BOSTON (CBS) – The image of Randy Moss burning past two defenders, looking over his shoulder and effortlessly hauling in a perfectly thrown deep ball from Tom Brady is one that Patriots fans will never forget. It was a thing of beauty — football perfection – and it forever left its mark on Patriots history.
History, though, is all it is, and despite Moss’ Monday declaration of his return to the NFL, he should not and almost certainly will not be a part of the Patriots’ plans for 2012.
When the news first broke Monday via Moss’ own Ustream channel, ProFootballTalk immediately listed the Patriots as “the first team to watch,” adding that the website learned that New England “still likes him.” Perhaps the Patriots do like him as a person, but as a football player? That’s hard to believe.
Moss turned 35 on Monday, which isn’t ancient in wide receiver years but isn’t exactly a positive development for a man who seemingly forced himself out of football and spent a year away from the NFL. Since 1996, just two players over the age of 30 have led the league in receiving yards, and they were a 30-year-old Marvin Harrison in 2002 and a 31-year-old Muhsin Muhammad in 2004. The idea of Moss ever again being dominant or even close to dominant is, at this point, a pie-in-the-sky belief.
There is, however, some precedent to an all-time great wide receiver missing a season at age 34 and excelling upon his return to the NFL, and it comes from Jerry Rice. In 1997, Rice played in just two games due to knee injuries. Upon his return in ’98, he caught 82 passes for 1,157 yards and nine touchdowns. He went on to average 996 yards per year over the next four seasons, catching 28 touchdowns along the way.
So if Rice can do it, why can’t Moss?
For starters, Rice was the greatest receiver of all time. Moss, despite his greatness, is not.
Rice also never had as horrific a season as Moss did in 2010, when he was dumped by two teams and spent most of the season standing on the Tennessee sideline. Moss finished the year with nine receiving yards in eight games as a Titan, nine receiving yards in four games as a Patriot and a whopping 13 receiving yards in four games as a Viking. He did manage to score five touchdowns in his first seven games that year, but he turned into nothing more than a decoy as the season progressed.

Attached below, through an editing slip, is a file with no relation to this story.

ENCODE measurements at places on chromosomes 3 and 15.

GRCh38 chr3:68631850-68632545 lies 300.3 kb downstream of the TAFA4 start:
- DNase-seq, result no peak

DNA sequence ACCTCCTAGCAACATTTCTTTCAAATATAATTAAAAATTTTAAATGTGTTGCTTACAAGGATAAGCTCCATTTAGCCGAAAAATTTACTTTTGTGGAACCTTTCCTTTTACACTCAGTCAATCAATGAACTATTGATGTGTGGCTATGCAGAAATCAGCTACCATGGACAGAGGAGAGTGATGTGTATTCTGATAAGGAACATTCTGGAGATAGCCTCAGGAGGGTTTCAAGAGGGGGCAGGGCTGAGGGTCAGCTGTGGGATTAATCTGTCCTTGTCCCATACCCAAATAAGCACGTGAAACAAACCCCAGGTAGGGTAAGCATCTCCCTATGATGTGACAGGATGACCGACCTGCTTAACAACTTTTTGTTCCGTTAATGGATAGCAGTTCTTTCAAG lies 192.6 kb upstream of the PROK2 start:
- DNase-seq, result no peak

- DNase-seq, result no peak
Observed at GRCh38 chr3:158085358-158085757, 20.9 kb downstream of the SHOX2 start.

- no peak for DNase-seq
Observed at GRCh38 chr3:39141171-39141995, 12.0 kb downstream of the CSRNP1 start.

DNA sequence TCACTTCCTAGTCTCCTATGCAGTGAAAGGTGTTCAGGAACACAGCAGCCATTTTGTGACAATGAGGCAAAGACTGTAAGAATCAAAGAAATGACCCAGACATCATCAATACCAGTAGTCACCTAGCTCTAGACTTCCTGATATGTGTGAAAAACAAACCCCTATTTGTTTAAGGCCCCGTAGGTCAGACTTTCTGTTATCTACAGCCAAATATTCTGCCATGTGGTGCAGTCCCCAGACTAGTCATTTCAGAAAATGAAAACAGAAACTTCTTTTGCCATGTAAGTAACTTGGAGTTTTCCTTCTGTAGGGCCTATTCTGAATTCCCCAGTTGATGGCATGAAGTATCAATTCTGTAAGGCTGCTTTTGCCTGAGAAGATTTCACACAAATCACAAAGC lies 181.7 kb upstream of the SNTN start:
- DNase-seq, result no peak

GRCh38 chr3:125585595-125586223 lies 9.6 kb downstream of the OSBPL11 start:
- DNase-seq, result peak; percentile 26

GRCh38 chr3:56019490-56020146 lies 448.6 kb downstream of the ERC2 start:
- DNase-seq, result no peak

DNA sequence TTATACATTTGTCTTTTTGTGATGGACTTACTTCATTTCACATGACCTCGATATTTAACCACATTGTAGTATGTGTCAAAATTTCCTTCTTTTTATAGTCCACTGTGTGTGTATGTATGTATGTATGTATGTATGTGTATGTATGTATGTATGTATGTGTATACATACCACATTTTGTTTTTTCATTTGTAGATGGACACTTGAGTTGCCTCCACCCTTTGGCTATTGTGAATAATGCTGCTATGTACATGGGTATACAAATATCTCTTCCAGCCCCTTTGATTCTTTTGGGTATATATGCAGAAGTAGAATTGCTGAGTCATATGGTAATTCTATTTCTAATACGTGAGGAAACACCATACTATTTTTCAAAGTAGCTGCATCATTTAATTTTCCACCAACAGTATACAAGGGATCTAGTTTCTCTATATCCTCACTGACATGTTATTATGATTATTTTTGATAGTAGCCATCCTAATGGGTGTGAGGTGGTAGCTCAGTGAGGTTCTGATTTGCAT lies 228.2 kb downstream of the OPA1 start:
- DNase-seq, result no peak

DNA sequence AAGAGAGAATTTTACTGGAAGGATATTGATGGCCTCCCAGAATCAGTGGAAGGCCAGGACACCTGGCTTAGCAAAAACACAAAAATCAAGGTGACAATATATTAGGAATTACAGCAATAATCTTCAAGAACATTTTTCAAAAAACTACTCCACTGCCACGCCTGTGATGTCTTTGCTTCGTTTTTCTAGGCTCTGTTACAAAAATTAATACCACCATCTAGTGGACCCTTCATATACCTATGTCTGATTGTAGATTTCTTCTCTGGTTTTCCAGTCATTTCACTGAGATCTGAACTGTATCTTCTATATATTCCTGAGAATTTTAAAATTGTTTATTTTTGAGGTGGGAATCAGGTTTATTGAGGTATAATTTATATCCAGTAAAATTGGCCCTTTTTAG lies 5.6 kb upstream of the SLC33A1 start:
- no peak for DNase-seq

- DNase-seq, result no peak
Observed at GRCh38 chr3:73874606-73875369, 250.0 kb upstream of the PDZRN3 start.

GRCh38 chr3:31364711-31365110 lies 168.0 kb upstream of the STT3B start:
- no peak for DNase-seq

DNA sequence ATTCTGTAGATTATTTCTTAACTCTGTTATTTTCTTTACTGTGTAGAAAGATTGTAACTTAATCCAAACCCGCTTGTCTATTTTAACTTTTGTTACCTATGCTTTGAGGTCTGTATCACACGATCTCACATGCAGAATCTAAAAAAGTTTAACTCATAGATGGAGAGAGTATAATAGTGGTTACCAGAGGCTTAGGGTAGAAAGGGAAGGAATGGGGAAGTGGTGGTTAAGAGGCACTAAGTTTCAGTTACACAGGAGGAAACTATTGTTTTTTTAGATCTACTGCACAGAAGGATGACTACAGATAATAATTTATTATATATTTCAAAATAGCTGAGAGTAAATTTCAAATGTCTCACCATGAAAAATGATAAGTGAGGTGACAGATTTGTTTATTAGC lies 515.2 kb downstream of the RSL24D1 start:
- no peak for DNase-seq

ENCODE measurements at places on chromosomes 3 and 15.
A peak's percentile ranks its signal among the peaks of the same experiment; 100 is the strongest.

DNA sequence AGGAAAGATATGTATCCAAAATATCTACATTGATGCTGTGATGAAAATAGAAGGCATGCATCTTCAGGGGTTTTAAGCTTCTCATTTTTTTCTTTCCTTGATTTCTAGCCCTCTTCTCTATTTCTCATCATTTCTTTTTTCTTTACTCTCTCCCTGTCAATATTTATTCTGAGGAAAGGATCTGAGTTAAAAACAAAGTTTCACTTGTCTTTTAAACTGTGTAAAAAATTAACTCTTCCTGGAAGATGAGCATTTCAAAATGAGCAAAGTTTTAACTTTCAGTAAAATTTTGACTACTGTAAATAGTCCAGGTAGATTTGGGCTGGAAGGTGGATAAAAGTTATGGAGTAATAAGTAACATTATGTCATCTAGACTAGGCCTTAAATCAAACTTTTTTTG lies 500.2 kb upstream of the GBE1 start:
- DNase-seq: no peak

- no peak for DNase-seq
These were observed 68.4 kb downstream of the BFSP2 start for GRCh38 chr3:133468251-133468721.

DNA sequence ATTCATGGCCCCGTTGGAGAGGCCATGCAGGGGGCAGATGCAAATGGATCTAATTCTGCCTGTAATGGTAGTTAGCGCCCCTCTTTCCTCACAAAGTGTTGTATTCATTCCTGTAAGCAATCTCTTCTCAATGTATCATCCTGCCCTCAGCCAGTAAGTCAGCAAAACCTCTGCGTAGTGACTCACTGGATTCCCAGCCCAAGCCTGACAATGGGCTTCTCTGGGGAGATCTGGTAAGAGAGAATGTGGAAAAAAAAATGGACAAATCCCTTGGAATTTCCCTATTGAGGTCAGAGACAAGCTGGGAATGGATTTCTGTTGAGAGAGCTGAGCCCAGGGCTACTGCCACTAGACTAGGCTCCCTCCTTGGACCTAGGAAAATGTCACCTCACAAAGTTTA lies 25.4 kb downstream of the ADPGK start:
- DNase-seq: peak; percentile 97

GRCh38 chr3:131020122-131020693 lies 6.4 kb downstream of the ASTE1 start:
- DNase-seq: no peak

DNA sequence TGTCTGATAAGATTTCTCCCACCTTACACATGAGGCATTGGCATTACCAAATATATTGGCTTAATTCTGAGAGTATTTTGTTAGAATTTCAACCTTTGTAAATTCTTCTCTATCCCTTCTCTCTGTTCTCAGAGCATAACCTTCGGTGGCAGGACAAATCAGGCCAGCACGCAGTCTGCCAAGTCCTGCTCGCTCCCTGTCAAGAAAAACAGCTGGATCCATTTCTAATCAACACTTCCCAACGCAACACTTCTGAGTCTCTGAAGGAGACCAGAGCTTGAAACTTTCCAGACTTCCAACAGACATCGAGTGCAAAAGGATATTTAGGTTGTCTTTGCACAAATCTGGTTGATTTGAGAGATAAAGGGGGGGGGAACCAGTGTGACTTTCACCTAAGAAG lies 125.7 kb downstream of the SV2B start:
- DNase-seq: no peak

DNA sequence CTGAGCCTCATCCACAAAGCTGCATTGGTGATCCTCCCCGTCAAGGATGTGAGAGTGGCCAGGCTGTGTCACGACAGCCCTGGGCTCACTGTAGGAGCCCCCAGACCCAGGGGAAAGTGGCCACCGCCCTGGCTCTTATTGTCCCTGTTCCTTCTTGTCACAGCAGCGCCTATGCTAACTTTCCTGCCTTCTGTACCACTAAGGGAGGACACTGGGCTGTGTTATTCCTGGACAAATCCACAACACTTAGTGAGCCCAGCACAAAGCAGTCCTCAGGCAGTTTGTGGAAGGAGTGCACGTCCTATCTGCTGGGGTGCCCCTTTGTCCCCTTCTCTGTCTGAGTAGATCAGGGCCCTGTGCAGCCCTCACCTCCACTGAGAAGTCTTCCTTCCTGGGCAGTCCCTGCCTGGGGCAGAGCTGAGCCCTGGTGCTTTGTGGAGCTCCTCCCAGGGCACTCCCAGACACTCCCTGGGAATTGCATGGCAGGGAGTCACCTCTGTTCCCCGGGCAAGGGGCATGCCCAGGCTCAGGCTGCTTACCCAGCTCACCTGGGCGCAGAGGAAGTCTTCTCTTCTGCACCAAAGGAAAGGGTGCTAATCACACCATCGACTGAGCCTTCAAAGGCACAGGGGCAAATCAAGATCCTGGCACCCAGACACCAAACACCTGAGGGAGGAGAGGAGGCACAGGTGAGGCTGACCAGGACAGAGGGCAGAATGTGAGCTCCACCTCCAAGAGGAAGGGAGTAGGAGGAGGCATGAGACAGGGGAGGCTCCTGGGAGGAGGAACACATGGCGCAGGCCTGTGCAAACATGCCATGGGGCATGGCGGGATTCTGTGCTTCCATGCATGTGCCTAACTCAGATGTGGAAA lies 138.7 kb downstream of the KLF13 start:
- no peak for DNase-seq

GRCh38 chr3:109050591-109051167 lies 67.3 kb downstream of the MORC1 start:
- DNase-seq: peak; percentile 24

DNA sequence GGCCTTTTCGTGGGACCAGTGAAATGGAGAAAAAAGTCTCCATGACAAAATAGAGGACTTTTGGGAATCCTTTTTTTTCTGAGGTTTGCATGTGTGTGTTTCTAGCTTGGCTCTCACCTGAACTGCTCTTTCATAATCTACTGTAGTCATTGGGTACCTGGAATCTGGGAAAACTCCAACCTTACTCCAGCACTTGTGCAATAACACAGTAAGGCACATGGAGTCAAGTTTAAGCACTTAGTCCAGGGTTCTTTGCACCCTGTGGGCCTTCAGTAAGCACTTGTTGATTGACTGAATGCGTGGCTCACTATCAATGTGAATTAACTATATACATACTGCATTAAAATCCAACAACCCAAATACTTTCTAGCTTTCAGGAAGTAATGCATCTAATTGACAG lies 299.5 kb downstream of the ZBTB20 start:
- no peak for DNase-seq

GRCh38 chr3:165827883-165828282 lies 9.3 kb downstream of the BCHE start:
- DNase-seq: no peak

Despite the drastic drop in production, Moss wanted back in 2011. No teams were willing to bite — at least none with offers enticing enough for Moss.
On Monday, Moss worked the spin control, saying his absence last season was his choice.
“I had some things I had to adjust in my life,” Moss said on his Ustream channel.
While Moss didn’t really expand on what those things were, they likely included veteran-minimum, one-year offers and a rapidly declining skill-set. The latter is something that doesn’t improve with a year away from football.
Still, the good memories remain. Moss embraced Robert Kraft, Tom Brady and Bill Belichick after returning to Gillette Stadium with the Vikings. He seemed to regret his unceremonious departure from the team that gave his career new life at 30 years old.
“I miss every last helmet in that locker room,” Moss said after that October 2010 game. “Coach Belichick gave me a chance to be a part of something special, and I take that to heart.”
He visited Kraft after Myra Kraft passed away over the summer, going so far as to sign his card “Randy Moss Kraft.” Kevin Faulk also said this weekend on NESN that Moss was waiting at Faulk’s house to greet the running back after the Super Bowl last week.
All that is well and good, but none of it means anything on the football field, and none of it erases what took place in 2010. After his team won in Week 1, Moss went on a me-me-me diatribe about how he was likely in his final season in New England because of his unsettled contract situation. That same game marked the return of Wes Welker, who shocked everyone by recovering from torn knee ligaments in time to score two touchdowns that day. Welker made that comeback despite making much less than his worth, providing a sharp contrast between the Patriot Way and the Moss Way.
Three weeks later, Moss dropped a sure touchdown in Miami. He then fought with offensive coordinator Bill O’Brien on the way to the locker room at halftime. It was his last act in New England.
Some may clamor for one last chance for Moss to end his Patriots tenure on the right note and, more importantly, on a winning note. It’s a nice thought and it would make for a nice story, but there’s just no reason to believe it could ever happen.
Faithful Moss supporters would say he’s about more than the numbers, that he “takes the top off the defense” and draws multiple defenders on every play. Brady’s 5,235 yards and the Patriots’ 15-4 record in 2011 suggests the team just might be better off without him.
Moss may not be realistic enough to understand that, but Belichick and the Patriots certainly are. Moss is going to have a hard time generating offers from any team, let alone the team that came within one play of winning the Super Bowl.
Moss was available to the Patriots and 31 other teams last year, and the Patriots and 31 other teams all said no thanks. Nobody should expect anything different this time around.